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    • "and removal is lethal (Miller et al. 2010). In D. mauritiana, infected females produce four times as many eggs as uninfected females (Fast et al. 2011). "
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    ABSTRACT: Drosophila suzukii recently invaded North America and Europe. Populations in Hawaii, California, New York and Nova Scotia are polymorphic for Wolbachia, typically with <20% infection frequency. The Wolbachia in D. suzukii, denoted wSuz, is closely related to wRi, the variant prevalent in continental populations of D. simulans. wSuz is also nearly identical to Wolbachia found in D. subpulchrella, plausibly D. suzukii's sister species. This suggests vertical Wolbachia transmission through cladogenesis (“cladogenic transmission”). The widespread occurrence of 7-20% infection frequencies indicates a stable polymorphism. wSuz is imperfectly maternally transmitted, with wild infected females producing on average 5-10% uninfected progeny. As expected from its low frequency, wSuz produces no cytoplasmic incompatibility (CI), i.e., no elevated embryo mortality when infected males mate with uninfected females, and no appreciable sex-ratio distortion. The persistence of wSuz despite imperfect maternal transmission suggests positive fitness effects. Assuming a balance between selection and imperfect transmission, we expect a fitness advantage on the order of 20%. Unexpectedly, Wolbachia-infected females produce fewer progeny than do uninfected females. We do not yet understand the maintenance of wSuz in D. suzukii. The absence of detectable CI in D. suzukii and D. subpulchrella makes it unlikely that CI-based mechanisms could be used to control this species without transinfection using novel Wolbachia. Contrary to their reputation as horizontally transmitted reproductive parasites, many Wolbachia infections are acquired through introgression or cladogenesis and many cause no appreciable reproductive manipulation. Such infections, likely to be mutualistic, may be central to understanding the pervasiveness of Wolbachia among arthropods.This article is protected by copyright. All rights reserved.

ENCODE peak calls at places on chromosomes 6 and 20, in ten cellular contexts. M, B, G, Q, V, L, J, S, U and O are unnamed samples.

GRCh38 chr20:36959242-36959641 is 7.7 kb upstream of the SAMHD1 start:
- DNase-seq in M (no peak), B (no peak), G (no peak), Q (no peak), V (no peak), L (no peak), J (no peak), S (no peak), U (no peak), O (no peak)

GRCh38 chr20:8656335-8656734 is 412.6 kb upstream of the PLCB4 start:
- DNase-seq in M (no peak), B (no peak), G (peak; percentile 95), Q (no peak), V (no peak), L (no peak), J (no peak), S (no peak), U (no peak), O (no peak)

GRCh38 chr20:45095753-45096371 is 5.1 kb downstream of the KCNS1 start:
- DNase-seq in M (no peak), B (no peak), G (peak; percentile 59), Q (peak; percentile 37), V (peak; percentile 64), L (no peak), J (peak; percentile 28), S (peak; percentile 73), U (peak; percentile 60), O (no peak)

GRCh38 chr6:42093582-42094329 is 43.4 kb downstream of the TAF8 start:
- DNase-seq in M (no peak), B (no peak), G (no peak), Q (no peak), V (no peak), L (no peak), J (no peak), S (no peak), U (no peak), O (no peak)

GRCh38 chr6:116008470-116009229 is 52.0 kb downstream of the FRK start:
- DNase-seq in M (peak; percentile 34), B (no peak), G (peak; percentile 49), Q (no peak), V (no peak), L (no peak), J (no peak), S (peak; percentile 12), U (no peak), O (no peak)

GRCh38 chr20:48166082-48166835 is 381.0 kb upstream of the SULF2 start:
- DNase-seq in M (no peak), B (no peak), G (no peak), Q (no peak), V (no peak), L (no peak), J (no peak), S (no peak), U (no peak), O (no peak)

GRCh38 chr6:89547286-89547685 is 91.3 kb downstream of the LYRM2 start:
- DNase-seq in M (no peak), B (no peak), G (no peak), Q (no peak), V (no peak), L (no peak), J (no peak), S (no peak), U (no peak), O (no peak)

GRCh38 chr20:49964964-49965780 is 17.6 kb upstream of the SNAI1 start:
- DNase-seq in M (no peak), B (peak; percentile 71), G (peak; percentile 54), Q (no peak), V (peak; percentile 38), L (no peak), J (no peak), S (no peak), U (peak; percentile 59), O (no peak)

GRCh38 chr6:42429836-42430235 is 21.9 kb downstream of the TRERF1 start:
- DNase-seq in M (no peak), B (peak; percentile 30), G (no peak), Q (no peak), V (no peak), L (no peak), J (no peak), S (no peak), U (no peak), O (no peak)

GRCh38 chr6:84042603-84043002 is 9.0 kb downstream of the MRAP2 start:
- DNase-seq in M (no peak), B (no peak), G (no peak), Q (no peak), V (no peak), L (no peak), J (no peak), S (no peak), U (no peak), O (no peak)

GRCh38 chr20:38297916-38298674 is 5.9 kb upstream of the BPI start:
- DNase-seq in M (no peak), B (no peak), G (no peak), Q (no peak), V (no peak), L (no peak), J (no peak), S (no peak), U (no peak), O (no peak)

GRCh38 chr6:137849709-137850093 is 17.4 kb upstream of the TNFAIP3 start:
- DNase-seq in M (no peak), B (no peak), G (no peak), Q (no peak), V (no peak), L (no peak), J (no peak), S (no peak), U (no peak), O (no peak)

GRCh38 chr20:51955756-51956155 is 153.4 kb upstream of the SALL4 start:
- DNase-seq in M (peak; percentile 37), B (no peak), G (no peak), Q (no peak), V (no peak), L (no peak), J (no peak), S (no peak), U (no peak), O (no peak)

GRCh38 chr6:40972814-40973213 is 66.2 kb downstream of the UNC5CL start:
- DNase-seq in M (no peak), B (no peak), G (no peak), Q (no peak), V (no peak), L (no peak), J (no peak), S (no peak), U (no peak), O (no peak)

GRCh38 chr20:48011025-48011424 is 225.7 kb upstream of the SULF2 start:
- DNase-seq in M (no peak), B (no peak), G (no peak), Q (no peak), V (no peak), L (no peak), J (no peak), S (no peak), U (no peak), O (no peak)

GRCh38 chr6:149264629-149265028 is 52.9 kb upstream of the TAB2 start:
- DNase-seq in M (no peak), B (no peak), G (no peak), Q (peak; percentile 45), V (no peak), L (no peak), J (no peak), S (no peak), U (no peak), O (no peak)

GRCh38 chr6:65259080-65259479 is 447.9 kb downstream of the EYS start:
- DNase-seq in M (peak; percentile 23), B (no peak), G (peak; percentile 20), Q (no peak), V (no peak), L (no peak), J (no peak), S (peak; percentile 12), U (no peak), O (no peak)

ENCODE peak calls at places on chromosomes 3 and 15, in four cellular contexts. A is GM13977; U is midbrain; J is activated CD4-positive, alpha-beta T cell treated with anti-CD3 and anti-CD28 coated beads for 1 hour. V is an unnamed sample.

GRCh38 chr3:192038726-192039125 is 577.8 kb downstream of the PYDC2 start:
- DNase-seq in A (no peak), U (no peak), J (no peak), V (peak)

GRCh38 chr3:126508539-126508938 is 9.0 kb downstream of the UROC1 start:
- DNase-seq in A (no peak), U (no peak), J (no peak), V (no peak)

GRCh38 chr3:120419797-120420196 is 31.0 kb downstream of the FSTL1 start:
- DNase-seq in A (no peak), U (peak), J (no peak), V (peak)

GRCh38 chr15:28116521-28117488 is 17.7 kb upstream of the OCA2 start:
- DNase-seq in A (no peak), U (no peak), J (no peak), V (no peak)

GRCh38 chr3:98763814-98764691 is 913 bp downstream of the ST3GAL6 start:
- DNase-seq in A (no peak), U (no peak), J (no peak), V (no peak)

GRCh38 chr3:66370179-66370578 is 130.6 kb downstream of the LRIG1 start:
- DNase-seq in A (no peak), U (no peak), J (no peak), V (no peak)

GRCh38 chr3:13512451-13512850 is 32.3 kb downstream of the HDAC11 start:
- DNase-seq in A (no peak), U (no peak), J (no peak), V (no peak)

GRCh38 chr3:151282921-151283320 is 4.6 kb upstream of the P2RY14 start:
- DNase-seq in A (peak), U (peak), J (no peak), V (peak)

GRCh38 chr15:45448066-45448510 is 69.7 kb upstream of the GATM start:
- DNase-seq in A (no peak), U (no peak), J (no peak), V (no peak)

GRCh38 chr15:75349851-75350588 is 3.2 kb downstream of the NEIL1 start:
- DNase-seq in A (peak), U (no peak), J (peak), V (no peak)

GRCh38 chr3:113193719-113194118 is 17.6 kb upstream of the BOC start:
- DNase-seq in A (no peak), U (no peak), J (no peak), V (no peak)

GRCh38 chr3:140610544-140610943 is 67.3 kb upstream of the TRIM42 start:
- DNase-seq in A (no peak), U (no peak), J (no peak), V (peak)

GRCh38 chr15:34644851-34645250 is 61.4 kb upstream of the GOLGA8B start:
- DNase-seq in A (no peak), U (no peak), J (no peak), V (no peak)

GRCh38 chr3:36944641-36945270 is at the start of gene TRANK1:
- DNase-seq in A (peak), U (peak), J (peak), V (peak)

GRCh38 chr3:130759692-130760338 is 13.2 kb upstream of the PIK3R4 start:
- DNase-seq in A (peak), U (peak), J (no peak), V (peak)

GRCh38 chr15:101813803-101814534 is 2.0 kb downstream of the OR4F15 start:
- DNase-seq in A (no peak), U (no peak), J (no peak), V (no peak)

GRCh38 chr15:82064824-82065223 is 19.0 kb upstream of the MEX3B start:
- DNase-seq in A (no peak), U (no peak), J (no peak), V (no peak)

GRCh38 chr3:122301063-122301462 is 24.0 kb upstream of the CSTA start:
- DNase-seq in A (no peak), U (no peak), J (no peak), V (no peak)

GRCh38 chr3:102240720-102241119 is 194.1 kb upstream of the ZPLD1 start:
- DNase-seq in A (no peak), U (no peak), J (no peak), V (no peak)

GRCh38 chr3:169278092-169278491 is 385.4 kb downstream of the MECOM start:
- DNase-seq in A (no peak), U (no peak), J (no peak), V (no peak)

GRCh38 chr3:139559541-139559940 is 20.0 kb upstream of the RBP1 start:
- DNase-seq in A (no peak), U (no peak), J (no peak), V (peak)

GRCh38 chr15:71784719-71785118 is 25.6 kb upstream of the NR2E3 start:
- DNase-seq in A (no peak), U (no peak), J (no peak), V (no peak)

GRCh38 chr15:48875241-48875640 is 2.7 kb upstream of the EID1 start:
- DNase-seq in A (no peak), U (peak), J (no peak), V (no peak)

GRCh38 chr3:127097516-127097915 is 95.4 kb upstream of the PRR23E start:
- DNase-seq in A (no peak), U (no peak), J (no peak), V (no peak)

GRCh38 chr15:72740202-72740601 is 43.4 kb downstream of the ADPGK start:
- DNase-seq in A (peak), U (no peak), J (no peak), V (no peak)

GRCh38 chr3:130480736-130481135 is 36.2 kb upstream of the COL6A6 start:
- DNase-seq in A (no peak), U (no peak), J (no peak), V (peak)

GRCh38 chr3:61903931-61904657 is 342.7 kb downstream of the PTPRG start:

Molecular Ecology 08/2014; 23(19). DOI:10.1111/mec.12901 · 6.49 Impact Factor